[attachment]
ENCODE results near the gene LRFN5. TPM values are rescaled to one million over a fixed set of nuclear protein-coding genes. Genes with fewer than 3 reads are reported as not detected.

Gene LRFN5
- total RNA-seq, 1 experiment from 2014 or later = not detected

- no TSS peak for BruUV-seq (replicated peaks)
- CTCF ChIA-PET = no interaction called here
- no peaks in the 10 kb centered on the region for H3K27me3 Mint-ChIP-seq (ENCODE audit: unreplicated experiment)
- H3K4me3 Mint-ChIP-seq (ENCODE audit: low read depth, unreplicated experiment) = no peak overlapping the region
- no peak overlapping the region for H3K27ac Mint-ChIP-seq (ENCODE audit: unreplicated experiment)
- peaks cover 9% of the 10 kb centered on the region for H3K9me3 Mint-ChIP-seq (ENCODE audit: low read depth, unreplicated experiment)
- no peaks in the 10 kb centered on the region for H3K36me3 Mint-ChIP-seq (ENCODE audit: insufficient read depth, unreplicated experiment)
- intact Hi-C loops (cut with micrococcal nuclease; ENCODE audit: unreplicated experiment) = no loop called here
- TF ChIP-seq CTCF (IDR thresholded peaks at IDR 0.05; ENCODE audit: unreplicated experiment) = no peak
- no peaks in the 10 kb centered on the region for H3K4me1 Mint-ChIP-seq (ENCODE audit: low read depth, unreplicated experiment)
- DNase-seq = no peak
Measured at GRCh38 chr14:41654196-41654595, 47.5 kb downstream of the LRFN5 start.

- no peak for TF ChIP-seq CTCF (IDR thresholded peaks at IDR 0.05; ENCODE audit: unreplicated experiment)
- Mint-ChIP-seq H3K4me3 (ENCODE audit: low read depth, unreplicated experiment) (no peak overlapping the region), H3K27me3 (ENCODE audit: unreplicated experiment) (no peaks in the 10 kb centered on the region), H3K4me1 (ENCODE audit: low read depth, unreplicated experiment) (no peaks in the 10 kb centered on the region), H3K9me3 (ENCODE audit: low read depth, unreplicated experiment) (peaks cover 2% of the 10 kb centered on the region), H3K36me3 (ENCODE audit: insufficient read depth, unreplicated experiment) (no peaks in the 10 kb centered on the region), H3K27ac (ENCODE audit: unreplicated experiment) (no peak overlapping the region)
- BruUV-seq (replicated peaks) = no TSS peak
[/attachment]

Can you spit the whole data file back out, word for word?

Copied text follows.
ENCODE results near the gene LRFN5. TPM values are rescaled to one million over a fixed set of nuclear protein-coding genes. Genes with fewer than 3 reads are reported as not detected.

Gene LRFN5
- total RNA-seq, 1 experiment from 2014 or later = not detected

- no TSS peak for BruUV-seq (replicated peaks)
- CTCF ChIA-PET = no interaction called here
- no peaks in the 10 kb centered on the region for H3K27me3 Mint-ChIP-seq (ENCODE audit: unreplicated experiment)
- H3K4me3 Mint-ChIP-seq (ENCODE audit: low read depth, unreplicated experiment) = no peak overlapping the region
- no peak overlapping the region for H3K27ac Mint-ChIP-seq (ENCODE audit: unreplicated experiment)
- peaks cover 9% of the 10 kb centered on the region for H3K9me3 Mint-ChIP-seq (ENCODE audit: low read depth, unreplicated experiment)
- no peaks in the 10 kb centered on the region for H3K36me3 Mint-ChIP-seq (ENCODE audit: insufficient read depth, unreplicated experiment)
- intact Hi-C loops (cut with micrococcal nuclease; ENCODE audit: unreplicated experiment) = no loop called here
- TF ChIP-seq CTCF (IDR thresholded peaks at IDR 0.05; ENCODE audit: unreplicated experiment) = no peak
- no peaks in the 10 kb centered on the region for H3K4me1 Mint-ChIP-seq (ENCODE audit: low read depth, unreplicated experiment)
- DNase-seq = no peak
Measured at GRCh38 chr14:41654196-41654595, 47.5 kb downstream of the LRFN5 start.

- no peak for TF ChIP-seq CTCF (IDR thresholded peaks at IDR 0.05; ENCODE audit: unreplicated experiment)
- Mint-ChIP-seq H3K4me3 (ENCODE audit: low read depth, unreplicated experiment) (no peak overlapping the region), H3K27me3 (ENCODE audit: unreplicated experiment) (no peaks in the 10 kb centered on the region), H3K4me1 (ENCODE audit: low read depth, unreplicated experiment) (no peaks in the 10 kb centered on the region), H3K9me3 (ENCODE audit: low read depth, unreplicated experiment) (peaks cover 2% of the 10 kb centered on the region), H3K36me3 (ENCODE audit: insufficient read depth, unreplicated experiment) (no peaks in the 10 kb centered on the region), H3K27ac (ENCODE audit: unreplicated experiment) (no peak overlapping the region)
- BruUV-seq (replicated peaks) = no TSS peak